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Re: st: macro problem


From   Nick Cox <njcoxstata@gmail.com>
To   statalist@hsphsun2.harvard.edu
Subject   Re: st: macro problem
Date   Mon, 11 Jun 2012 22:19:52 +0100

Note first that I didn't recommend either of your examples; and second
-- and much more importantly -- that they make more sense when you
follow the principles I outlined.

When you define

local list "a b" "b c" "c d"

Stata strips the outermost " " as delimiters so (for example) "a b" is
no longer a single word (Stata sense), but two words a and b". Stata
evidently has rules that differ for single " on the left and the
right, but the overarching principle remains that the way to insist
that " " remain as such is to wrap them in further delimiters.

Nick

On Mon, Jun 11, 2012 at 8:04 PM, Jeph Herrin <stata@spandrel.net> wrote:
> Thanks. In both cases I should have clarified that I want the list of match
> strings to be part of a macro (as in my example) because the list will
> change from time to time (and I prefer to isolate code changes to macros).
> In that case, your example and others produce surprising results:
>
>  . local list "a b" "b c" "c d"
>
>  . foreach s in `list' {
>
>   2.    di "`s'"
>   3.    }
>  a
>  b
>  b c
>  c d
>
> . local list "a" "b"
>
> . foreach s in `list' {
>
>  2.    di `"`s'"'
>  3.    }
>  a"
>  b
>
> (note the trailing " on the -a-) and so on.
>
> cheers,
> Jeph
>
>
>
>
>
>
> On 6/11/2012 12:29 PM, Nick Cox wrote:
>>
>> " " have two roles in Stata; they act as string delimiters (which by
>> default are stripped) and they act as literal characters which you want to
>> preserve as part of a string (in which you often need `" "' as delimiters).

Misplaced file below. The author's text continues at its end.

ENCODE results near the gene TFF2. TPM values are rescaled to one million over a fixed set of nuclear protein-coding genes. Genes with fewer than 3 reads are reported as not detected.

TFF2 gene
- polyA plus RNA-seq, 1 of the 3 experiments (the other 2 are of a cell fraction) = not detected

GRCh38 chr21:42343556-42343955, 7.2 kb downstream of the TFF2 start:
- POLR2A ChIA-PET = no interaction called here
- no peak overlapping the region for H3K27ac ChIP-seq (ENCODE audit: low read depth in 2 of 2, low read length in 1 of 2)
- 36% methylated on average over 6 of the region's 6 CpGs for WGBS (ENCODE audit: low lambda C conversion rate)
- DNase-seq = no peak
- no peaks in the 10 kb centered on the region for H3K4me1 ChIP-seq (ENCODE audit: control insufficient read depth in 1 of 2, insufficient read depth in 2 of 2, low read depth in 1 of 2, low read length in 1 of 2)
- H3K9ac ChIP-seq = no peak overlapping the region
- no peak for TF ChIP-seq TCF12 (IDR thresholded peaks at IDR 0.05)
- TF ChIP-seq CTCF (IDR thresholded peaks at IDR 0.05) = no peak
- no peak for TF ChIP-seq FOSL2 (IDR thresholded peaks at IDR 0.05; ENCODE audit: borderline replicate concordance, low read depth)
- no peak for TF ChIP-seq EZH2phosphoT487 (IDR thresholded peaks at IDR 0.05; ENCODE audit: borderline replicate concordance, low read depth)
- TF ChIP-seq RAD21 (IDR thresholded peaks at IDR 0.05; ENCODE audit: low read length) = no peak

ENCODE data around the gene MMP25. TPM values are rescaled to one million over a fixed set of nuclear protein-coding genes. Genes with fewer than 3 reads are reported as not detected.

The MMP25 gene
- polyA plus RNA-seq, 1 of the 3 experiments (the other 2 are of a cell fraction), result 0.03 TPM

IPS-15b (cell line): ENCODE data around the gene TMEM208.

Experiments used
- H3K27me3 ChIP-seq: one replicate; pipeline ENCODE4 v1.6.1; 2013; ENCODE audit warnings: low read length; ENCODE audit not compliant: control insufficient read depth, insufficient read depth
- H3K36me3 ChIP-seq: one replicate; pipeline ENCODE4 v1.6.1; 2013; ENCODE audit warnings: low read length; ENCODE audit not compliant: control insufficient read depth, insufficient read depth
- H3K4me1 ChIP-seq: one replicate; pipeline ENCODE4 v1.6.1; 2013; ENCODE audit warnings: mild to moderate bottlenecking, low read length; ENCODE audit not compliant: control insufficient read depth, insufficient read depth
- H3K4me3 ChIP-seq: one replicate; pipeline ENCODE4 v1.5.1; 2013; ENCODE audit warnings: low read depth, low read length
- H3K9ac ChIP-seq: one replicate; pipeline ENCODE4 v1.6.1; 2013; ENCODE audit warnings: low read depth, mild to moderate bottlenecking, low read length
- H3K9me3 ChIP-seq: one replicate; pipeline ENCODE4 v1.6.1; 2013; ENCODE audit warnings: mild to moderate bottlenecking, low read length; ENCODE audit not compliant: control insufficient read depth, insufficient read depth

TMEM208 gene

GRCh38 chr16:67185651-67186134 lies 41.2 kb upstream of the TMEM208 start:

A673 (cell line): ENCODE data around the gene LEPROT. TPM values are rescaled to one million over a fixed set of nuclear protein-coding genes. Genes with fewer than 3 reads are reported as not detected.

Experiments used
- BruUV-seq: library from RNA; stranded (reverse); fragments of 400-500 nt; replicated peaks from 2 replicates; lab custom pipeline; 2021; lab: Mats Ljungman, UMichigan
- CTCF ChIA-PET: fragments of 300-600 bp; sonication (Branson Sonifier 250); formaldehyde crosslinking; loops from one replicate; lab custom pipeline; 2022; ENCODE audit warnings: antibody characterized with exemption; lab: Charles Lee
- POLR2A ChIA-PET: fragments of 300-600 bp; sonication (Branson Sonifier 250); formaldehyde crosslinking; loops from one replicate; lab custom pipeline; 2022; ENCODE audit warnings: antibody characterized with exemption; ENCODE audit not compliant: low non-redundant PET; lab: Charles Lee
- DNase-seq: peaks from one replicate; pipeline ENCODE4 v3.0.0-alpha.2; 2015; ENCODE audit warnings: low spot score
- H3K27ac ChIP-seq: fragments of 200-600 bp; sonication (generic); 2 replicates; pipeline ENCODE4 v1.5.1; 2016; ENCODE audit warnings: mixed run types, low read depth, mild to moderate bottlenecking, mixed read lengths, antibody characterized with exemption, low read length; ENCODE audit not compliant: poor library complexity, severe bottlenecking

>>
>> However, this works
>>
>> . foreach s in "a b" "b c" "c d" {
>>   2. di "`s'"
>>   3. }
>> a b
>> b c
>> c d
>>
>> so maybe something simpler would also work for you.
>>
>> Nick
>> n.j.cox@durham.ac.uk
>>
>> Jeph Herrin
>>
>> There is no problem with -strpos-, which never returns missing and which
>> is zero exactly when I want it to be. The problem was in creating the
>> original macro and then referencing the elements so that they appear in
>> -strpos- with the correct number of quotations marks; I was achieving
>> either too many or too few of the latter.
>>
>> The solution (or at least, a solution) is for local -matchlist- needed
>> to be enclosed in compound quotes, and then ditto the reference:
>>
>>     local matchlist `""string 1" "string 2" "string 3" .... "string 55""'
>>
>>     gen byte match=0
>>     foreach S of local matchlist {
>>          replace match = 1 if strpos(strvar,`"`S'"')
>>     }
>>
>>
>> The reference in -strpos- looks wrong to me - I would anticipate that
>> `S' would include the necessary "'s for -strpos-, but it does not.
>> Without the extra quotes on the original local, however, `"`S'"'
>> resolves to include too many "'s.
>>
>> On 6/11/2012 11:58 AM, Richard Goldstein wrote:
>>
>>> you don't make it clear about what doesn't work
>>>
>>> but here is a guess: you are getting match=1 in all cases (or at least
>>> all where strvar is not missing); remember, however, that strpos=0 if
>>> "S" is not found; so, in addition to the quotes, etc., I guess you want
>>> to ensure that strpos is>0 (and maybe<.)
>>
>>
>> On 6/11/12 11:50 AM, Jeph Herrin wrote:
>>
>>>> This should be trivial, but for some reason I cannot get it.
>>>>
>>>> I have a string variable, and I have a list of string values I need to
>>>> match against it. There are occasional trailing or leading characters in
>>>> the variable, so I am using -strpos- to find matches. Thus
>>>>
>>>>    local matchlist "string 1" "string 2"  "string 3" .... "string 55"
>>>>
>>>>    gen byte match=0
>>>>    foreach S in `matchlist' {
>>>>          replace match = 1 if strpos(strvar,`S')
>>>>    }
>>>>
>>>> Now, I know I have got the quotes and macro evaluations wrong, but that
>>>> is the problem: I've tried this many different ways, and yet cannot seem
>>>> to find a combination that works. Any thoughts?
>>

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